Marilyn Manson - _The Golden Age of Grotesque_
(Nothing / Interscope, 2003)
by: Xander Hoose (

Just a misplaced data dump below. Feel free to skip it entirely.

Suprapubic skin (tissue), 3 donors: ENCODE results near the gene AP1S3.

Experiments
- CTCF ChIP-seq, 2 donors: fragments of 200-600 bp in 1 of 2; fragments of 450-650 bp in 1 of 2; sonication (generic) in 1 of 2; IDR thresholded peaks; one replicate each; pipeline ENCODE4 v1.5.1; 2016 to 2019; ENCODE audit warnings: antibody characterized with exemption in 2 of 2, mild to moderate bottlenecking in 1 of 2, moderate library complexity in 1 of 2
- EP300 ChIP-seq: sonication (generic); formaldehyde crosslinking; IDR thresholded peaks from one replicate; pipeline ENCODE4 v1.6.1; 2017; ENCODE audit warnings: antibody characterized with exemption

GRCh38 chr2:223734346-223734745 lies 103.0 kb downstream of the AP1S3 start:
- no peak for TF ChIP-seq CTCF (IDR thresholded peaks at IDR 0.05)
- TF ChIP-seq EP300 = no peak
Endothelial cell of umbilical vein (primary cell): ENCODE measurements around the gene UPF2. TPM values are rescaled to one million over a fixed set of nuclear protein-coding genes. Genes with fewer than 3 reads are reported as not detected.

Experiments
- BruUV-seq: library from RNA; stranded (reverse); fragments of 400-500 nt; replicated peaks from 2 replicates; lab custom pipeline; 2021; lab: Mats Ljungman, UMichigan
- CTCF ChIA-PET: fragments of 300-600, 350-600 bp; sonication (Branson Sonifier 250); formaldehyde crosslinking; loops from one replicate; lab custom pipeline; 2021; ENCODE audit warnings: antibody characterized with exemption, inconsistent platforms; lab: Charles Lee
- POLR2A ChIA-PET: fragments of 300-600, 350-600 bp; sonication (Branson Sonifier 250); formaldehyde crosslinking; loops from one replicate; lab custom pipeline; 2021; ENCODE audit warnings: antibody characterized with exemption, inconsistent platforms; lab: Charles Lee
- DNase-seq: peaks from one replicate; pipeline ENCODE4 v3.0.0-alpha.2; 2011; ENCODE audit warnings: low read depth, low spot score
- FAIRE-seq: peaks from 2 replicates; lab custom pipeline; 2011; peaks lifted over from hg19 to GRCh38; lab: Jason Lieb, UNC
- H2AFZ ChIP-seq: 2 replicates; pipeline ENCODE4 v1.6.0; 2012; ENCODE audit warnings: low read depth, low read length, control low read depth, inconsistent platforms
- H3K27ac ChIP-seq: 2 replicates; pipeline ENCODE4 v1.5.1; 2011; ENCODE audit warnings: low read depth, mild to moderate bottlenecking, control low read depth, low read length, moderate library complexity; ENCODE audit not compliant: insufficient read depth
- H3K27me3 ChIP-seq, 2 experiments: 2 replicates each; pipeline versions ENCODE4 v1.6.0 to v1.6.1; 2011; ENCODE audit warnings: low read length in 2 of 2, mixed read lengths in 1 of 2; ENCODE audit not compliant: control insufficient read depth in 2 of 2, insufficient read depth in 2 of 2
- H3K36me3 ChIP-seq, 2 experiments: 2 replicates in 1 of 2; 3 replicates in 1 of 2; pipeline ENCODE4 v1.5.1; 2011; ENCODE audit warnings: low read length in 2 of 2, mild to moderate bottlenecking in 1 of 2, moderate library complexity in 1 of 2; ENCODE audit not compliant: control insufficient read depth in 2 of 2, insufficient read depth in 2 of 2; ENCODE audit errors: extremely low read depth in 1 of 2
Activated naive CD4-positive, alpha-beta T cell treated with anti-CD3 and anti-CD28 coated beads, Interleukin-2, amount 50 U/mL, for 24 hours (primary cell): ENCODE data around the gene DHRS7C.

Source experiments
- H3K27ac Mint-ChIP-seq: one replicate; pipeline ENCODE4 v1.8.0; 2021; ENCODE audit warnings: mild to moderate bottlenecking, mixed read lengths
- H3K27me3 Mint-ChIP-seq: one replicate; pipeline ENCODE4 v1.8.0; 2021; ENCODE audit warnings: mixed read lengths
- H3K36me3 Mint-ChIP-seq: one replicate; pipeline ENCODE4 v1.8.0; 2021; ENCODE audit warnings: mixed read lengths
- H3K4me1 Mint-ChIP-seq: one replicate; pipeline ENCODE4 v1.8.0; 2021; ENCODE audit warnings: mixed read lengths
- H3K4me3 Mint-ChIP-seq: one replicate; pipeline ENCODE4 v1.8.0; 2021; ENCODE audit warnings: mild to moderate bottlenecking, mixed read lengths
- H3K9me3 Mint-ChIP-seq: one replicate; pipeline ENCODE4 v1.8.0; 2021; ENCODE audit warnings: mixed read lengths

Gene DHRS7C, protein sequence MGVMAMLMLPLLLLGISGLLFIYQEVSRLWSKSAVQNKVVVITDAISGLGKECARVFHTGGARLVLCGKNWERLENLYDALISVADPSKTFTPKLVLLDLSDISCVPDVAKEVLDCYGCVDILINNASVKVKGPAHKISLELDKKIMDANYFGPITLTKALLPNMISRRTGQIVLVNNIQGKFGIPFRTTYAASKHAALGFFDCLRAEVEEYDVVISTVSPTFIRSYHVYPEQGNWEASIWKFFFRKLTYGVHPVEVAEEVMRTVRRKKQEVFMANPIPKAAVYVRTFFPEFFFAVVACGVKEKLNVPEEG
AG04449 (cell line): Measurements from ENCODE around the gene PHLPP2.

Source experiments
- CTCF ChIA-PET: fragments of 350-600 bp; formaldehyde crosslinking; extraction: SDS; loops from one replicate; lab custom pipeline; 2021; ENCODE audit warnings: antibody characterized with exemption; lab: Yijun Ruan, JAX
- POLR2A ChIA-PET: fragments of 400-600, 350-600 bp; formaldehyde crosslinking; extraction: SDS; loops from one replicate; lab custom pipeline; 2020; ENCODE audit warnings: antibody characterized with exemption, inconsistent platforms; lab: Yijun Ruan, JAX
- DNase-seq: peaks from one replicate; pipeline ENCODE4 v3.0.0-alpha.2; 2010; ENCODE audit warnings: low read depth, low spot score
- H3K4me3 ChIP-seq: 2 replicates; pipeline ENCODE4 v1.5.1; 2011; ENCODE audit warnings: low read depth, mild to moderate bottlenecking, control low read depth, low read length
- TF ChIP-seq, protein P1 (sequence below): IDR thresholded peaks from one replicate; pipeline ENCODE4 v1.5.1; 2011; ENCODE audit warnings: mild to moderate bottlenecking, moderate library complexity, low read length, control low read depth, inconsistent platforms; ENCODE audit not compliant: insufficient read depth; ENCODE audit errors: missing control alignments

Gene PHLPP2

Marilyn Manson's star rose quick in the mid-nineties; _Antichrist Superstar_ became the ultimate album for frustrated alternative teens who felt that most electro/industrial bands on one side were too dull or traditional, and alternative music on the other side being just too damn nice. Marilyn Manson provoked, shocked, amazed, horrified millions of parents and thus became an instant icon. Regarded as a modern-day incarnation of the devil by some and a cheap musician cashing in on Trent Reznor's popularity by others, there's no doubt that any artist in the late nineties has provoked so much discussion and sold so many albums because of it than Marilyn Manson. But instead of milking his image further, he chose a different path and reinvented himself as Omega, a modern Ziggy Stardust. _Mechanical Animals_, artistically and musically his greatest achievement, was too big a leap from the aggressive _Antichrist Superstar_ for many of his fans. As a result, the press started looking for a new black sheep (and briefly found one in Eminem) and the hype subdued a little. With _Holy Wood_, Manson tried desperately to reclaim his former throne by rehashing _Antichrist Superstar_ elements -- without much success. The album was in many ways a big disappointment. Manson disappeared from the spotlights, and most remarkably replaced bassplayer Twiggy Ramirez with electrowizard Tim Skold (KMFDM). The result is _The Golden Age of Grotesque_, an album unlike any other Manson album. Where most of Manson's albums had a very strong identity, identity is something completely lacking on _The Golden Age of Grotesque_. Most of the songs are heavily influenced by Skold and are especially similar to material on the KMFDM album if you disregard the vocals. Another over-obvious influence is Ministry, in riffing and drumming. But _The Golden Age of Grotesque_ shares most with another group from the eighties: My Life With the Thrill Kill Kult. The lyrical silliness and inanity (songtitles: "Doll-Dagga Buzz-Buzz Ziggety-Zag", "Ka-Boom Ka-Boom", "Use Your Fist and Not Your Mouth") breathe the same Kult atmosphere, and the female background choir of "mOBSCENE" is more than a wink at the Kult's _Hit & Run Holiday_ album. So what does this all make _The Golden Age of Grotesque_? Marilyn Manson succeeded well in creating a soundtrack to the decadence of the '30s. In not taking his songs and lyrics too seriously, Marilyn Manson created a two-headed monster: _The Golden Age of Grotesque_ doesn't sound much like a Manson album, but it might very well be one of his best.
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